Accepting the Imperfect
Don't let imperfect be the enemy of good
In Accepting the Unexpected, I step away from writing about travel to comment on the bigger journey of life. While the topics may vary, the central theme is always the same: living life means learning to deal with the unexpected.
I got two Bs in high school.
It’s true. And yes, more than 25 years later, it still irks me.
Blame on my Enneagram 1 need for perfection. Blame it on the fact that I can’t let go of the little mistakes that caused those two Bs in math classes that didn’t matter to my eventual job as an English teacher. Blame it on an inconsistent education for the first 12 years of my life.
Yeah, I still have a hard time accepting those two Bs on a transcript that no one else has cared about for over a quarter of a century.
It’s silly, because I graduated in the top ten of my class. I went on to college and graduated with honors. I eventually got my Master’s degree in my field which transformed my teaching career. And I did that all without getting A’s in two upper-level math classes in my junior and senior years of high school.
It’s just one example of many of me letting imperfections get in the way of a generally good situation.
But maybe it’s not just me. It’s possible that I’m just noticing it more now that I’ve reached middle age, but it feels like a lot of us are stuck in a world of “not good enough.” We want perfection from our sports teams and our politicians. We want big changes and do nothing but grumble when we don’t get everything that we want. We put on blinders to the impacts of our desires because we believe that it has to be all or nothing. Compromise, it seems, has gone the way of the dodo.
I suppose we could blame social media for the way it has siloed us into spaces where we only interact with people with whom we agree. Or we could blame our politicians for a toxic work environment where nothing gets done. Or, and hear me out, we could blame ourselves for constantly looking for the negative and seeing imperfection as a sign that nothing is going right.
What if we took just a moment to consider the positives around us? Not feel-good stories that impact small numbers of people, but actual near-universal positives that could potentially touch many lives? What if we started looking for ways to build on the positives in our own lives? What if we started using those pieces of news and personal stories to show those who oppose us how our stances and positions could make all of our lives better instead of telling them why they are wrong?
Ok, I admit it. It does sound a little Pollyanna-like, but for some reason right now, my perfectionist, peacemaking self who avoids conflict at all cost is feeling unreasonably optimistic about the future. (After all, I’m admittedly giddy about the Inflation Reduction Act and am so excited about the possibility of being to afford both solar panels and an electric car in a few years as a result.) A couple of weeks ago, my favorite podcasters at Pantsuit Politics, when discussing current legislation, said that we shouldn’t allow the imperfect to be the enemy of good, and that has really stuck with me as I’ve looked at so many areas of my life.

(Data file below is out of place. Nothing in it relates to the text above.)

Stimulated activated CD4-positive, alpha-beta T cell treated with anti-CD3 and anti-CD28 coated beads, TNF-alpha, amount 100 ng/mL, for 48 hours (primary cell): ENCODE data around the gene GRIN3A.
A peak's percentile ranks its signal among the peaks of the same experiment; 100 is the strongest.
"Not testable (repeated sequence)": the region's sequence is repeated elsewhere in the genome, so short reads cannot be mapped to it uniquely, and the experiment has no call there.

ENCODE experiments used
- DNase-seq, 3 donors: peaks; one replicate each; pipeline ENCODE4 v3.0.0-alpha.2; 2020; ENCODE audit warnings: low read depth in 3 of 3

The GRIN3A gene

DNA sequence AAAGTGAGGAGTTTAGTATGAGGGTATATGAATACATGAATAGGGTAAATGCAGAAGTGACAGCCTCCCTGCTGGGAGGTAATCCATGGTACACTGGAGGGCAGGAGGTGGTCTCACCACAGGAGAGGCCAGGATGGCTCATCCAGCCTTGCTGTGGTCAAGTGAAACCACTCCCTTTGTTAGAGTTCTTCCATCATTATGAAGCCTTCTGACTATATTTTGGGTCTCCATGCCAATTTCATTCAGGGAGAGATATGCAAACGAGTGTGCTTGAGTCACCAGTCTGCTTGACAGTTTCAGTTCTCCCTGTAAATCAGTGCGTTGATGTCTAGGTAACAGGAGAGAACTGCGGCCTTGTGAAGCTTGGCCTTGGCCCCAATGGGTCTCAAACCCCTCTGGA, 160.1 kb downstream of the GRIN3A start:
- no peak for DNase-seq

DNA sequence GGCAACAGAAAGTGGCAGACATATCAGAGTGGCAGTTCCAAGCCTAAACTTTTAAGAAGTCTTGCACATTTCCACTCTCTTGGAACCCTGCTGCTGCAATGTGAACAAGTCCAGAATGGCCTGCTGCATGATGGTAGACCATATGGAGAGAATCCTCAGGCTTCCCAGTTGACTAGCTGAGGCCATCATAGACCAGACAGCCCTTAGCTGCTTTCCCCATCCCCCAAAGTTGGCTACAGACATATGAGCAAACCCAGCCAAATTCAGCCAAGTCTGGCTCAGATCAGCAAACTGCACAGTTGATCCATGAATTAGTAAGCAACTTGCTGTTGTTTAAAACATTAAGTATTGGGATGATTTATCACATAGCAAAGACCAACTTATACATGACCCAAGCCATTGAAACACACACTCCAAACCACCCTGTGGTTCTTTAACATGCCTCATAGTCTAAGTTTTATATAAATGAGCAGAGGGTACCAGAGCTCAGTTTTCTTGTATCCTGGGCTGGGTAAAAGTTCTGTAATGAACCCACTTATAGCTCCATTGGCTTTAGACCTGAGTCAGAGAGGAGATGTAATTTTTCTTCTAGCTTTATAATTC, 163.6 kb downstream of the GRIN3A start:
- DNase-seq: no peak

There are so many changes I would love to make to our house, but right now we’re in the “fix the big structural issues before we get to do the fun stuff” stage of home ownership. We built a sturdy retaining wall on the back of our house that only we regularly see. It is a huge improvement over the rotting railroad ties that were there before and has allowed us to stabilize our driveway. From a distance, it looks amazing. But I still can’t get over the wave in the wall when I inspect it up close. However, it’s our wall. We built it and it is doing exactly what it needs to be doing. It’s definitely better than good.
Our kids are in different schools this year for the first time since daycare. It’s been a huge transition, but it has been so good for our daughter and our son has had a good start to his school year as well. Is the situation everything that we could hope for? No, it certainly isn’t, but it’s definitely better than good.
My classroom still doesn’t have windows, I have a few classes that are fuller than ideal, and I spent most of the other day fighting with the scanner on the copier, but I’m loving teaching again. I feel appreciated. I’m loving my colleagues and school and while I don’t believe there is such a thing as a perfect teaching position, right now it feels good.
In a season of my life where my faith in God has strengthened while my confidence in the people leading his Church here in America has all but disappeared, I’ve stopped looking for perfect and instead am seeking good. I’ve asked myself what role I can play in the lives of others seeking to do the same. I’m not just looking for good, I want God to use me to be that good for others.
There is no such thing as perfect. When we demand perfection from ourselves and others we just end up being disappointed. But there is nothing wrong with good. That doesn’t mean not seeking better and that doesn’t mean we stop pushing for more, but it does mean that we aren’t defeated by imperfection. Instead, we use that imperfection to learn how we can build something better in the future.
So I’m not giving up on seeking better. I’m not giving up on improvement in my life, my family, my community, or my country. But I’m also not going to stop progress for the sake of perfection. I’m willing to concede that in an imperfect world full of imperfect people with significant diversity, not everyone will be happy at all times.
But that doesn’t mean we give up trying.
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I love this perspective!!!
An excellent essay that I read just as I was starting to ruminate about a similar academic issue from 33 years ago! Well done.